In the midst of the swirling rumors, TeamViewer announced the launch of their Trusted Devices and Data Integrity programs, “two new security features to further enhance data protection.” I have tried reaching out to TeamViewer to ascertain if these features were pre-planned, or as a direct response to the alleged hack, but as yet have received no response.

Trusted Devices will ensure any attempts to sign onto any given device for the first time will be met with an authorization challenge before access is granted, while Data Integrity will enforce an immediate password reset if an account displays suspicious activity.

Which Brings Us To…

All this has lead to a very strange standoff between TeamViewer users and the company itself.

TeamViewer are all-too aware that something is very amiss:

“Protecting your personal data is at the very core of everything we do.

We highly appreciate the trust you place in us and respect the responsibility we have to ensure your privacy. This is why we always feel a strong need to take all necessary steps to safeguard your data.

As you have probably heard, there have been unprecedented large scale data thefts on popular social media platforms and other web service providers. Unfortunately, credentials stolen in these external breaches have been used to access TeamViewer accounts, as well as other services.

We are appalled by the behaviour of cyber criminals, and are disgusted by their actions towards TeamViewer users. They have taken advantage of common use of the same account information across multiple services to cause damage.”

It is possible the swathe of compromised accounts and fraudulent activity could have all taken place on the back of the recent MySpace data breach. When combined with other large breaches, such as the accounts added to the LinkedIn breach, and the “old” Adobe breach several years ago, there are certainly a significant number of user credentials up for grabs to the highest bidder.

But that explanation doesn’t quite cut the mustard. While a huge number of users were not following best data protection practices by using 2FA and strong, random, single-use passwords, there were also a huge number who were — and their accounts were also compromised. Similarly, a number of users had indeed been potentially compromised through previous data breaches, and found an active remote session, but there were also a high number of users whose details were private.

Checking Your Account

If you’d like to immediately check if your account has been accessed, or access has been attempted by anyone other than yourself, head to the TeamViewer Management Console website. Once you’ve logged into your account head to the top-right corner and click on your username, followed by Edit Profile. Then selectActive Logins. This will list every device and location that has access your account within the last year.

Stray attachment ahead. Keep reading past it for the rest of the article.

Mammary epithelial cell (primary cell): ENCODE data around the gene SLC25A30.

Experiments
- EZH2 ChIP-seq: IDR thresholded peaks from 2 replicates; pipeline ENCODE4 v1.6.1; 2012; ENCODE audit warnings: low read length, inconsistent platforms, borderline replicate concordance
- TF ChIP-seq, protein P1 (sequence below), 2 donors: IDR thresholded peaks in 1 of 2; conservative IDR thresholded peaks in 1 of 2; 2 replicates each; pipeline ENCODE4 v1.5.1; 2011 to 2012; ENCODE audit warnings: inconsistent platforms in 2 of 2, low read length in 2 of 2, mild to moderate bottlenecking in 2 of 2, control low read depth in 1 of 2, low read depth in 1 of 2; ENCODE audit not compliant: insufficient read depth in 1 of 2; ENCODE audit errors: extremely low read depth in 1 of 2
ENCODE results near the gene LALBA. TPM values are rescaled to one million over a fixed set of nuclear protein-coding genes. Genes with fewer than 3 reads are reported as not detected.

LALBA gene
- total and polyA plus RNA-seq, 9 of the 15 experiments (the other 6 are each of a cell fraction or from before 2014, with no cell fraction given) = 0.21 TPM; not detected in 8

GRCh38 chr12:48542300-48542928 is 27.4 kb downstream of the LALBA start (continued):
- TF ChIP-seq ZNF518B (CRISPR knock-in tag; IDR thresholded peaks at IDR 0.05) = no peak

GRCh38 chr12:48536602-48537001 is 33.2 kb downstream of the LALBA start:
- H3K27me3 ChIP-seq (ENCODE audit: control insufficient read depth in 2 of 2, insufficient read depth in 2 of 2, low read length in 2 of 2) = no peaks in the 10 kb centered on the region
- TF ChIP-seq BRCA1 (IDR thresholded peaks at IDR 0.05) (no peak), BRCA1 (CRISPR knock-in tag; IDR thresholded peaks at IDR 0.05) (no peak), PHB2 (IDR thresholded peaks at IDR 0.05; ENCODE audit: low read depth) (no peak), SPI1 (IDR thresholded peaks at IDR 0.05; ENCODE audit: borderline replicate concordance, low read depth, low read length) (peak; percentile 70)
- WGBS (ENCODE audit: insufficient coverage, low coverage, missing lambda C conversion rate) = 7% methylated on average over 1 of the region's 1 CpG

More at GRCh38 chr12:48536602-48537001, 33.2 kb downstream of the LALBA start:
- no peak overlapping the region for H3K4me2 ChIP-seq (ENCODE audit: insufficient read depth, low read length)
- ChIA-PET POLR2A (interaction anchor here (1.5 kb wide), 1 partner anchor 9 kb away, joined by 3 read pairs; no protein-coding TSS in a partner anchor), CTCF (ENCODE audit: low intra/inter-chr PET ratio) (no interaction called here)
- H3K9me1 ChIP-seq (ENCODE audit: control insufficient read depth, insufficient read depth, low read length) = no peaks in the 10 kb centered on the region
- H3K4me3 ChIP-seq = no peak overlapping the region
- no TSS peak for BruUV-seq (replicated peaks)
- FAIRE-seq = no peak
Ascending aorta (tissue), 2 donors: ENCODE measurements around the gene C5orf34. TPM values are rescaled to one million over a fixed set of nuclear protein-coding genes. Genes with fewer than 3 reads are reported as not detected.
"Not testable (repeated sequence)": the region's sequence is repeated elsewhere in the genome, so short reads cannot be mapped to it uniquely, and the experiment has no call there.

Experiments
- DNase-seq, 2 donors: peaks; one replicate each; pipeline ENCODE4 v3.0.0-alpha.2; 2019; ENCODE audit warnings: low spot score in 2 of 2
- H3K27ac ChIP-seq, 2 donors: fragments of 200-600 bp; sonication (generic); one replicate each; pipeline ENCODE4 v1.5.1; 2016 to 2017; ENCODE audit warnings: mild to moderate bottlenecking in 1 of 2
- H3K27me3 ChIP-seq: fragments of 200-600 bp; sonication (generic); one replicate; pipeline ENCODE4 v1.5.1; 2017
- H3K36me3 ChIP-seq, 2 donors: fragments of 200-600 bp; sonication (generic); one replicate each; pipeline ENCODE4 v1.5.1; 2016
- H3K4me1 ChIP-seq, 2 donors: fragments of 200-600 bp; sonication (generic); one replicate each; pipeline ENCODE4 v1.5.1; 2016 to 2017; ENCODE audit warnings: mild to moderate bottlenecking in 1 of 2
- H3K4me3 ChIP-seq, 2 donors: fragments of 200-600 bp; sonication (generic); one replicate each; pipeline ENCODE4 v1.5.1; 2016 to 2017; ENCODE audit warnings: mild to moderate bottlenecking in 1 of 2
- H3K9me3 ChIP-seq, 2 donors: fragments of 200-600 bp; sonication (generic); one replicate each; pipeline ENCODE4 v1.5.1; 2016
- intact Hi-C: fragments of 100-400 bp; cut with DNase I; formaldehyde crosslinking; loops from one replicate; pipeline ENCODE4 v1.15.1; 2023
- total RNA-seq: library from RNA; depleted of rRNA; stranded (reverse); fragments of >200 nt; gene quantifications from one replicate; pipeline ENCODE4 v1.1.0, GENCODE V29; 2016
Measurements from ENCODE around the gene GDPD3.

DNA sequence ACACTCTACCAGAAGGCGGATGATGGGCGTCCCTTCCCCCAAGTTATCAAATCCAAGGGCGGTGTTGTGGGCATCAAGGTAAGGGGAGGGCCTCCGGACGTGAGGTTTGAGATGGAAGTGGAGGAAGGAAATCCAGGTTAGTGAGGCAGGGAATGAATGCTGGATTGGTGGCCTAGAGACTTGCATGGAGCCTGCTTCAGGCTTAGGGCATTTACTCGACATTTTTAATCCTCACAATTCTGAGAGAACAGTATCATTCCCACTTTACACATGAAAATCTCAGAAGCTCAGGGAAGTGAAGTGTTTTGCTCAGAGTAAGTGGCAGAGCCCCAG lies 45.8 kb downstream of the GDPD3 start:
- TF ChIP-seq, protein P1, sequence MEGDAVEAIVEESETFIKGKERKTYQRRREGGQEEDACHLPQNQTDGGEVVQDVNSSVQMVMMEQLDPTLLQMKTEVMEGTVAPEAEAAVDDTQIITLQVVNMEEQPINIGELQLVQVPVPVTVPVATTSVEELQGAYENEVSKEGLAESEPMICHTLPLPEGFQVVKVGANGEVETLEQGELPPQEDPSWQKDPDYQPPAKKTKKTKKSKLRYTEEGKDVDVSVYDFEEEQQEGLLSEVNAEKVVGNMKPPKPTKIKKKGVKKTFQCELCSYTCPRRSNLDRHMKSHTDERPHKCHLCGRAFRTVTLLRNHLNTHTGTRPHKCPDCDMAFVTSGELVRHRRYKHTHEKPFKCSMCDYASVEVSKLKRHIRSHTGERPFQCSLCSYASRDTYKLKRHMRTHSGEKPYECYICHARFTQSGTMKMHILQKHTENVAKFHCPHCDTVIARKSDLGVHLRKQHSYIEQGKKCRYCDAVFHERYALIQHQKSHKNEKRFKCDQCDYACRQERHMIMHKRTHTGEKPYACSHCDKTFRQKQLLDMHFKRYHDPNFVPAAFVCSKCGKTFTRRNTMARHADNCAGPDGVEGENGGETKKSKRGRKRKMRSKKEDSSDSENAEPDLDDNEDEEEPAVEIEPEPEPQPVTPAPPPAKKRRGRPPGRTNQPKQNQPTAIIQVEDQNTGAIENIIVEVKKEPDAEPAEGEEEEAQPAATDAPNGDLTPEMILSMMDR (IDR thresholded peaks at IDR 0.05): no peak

You can also check your TeamViewer logs for any unscheduled activity. The logs can be found here:

  • C:Program FilesTeamViewerTeamViewerXX_Logfile.txt
  • C:Program FilesTeamViewerTeamViewerXX_Logfile_OLD.txt

Head to your log and give it a read through. Check for any irregular IP addresses. Search the log for “webbrowserpassview.exe” and if you get a positive hit, immediately change all of your passwords.

No, I’m not joking. This application essentially reveals and exports all of your currently saved browser passwords into an easily readable plaintext file. It also sidesteps master passwords set in Chrome and Firefox. This isn’t a super hacking tool. It is openly available, but can be extremely dangerous in the wrong hands.

You should also head over to to check if any of your accounts have been compromised without your knowledge.

Time to Take TeamViewer Security Seriously

If you have a TeamViewer account, immediately change the password and enable two-factor authentication. If you’re unhappy, simply uninstall TeamViewer until this debacle comes to an end.

Check your eBay, Amazon, PayPal, and Apple Store purchases, and take a good look at your outgoing bank transactions for the past week. If anything is afoot, directly contact the vendor, explain what has happened, and mention TeamViewer. It should help your affairs return to normality. Oh, absolutely read this detailed list of TeamViewer Best Practices by Redditor and TeamViewer user chubbysumo.

This is a difficult situation to gauge. One could understand the viewpoint of TeamViewer. According to them, their servers remain intact. They can still offer their remote access services as normal. A majority of users can still access their accounts, and use the service as is.

But it doesn’t explain away the huge number of seemingly compromised accounts. Neither does it explain how users with strong, uncompromised single-use passwords have had their accounts hacked in the same manner as those with already-pilfered credentials. It also doesn’t explain why some users are still seeing a huge amount of incoming attempts from Chinese and Taiwanese IP addresses.

The entire situation could have been handled significantly better by TeamViewer, too. To immediately rebuke those with obvious issues relating directly to their remote desktop service is slightly unfair, given the weight in numbers making an extremely similar complaint. But once the ball was rolling, and the canned responses began, TeamViewer limited the scope of their future responses, while undermining their own reputation, devaluing their users’ unfortunate experiences.

I am not entirely convinced it can be the fault of users with lackadaisical security skills. However, I’d like to see some more specific evidence pointing to an actual hack, a specific exploit, or some form of malware that has “allowed” this happen before more potentially unfair stigma is heaped upon TeamViewer.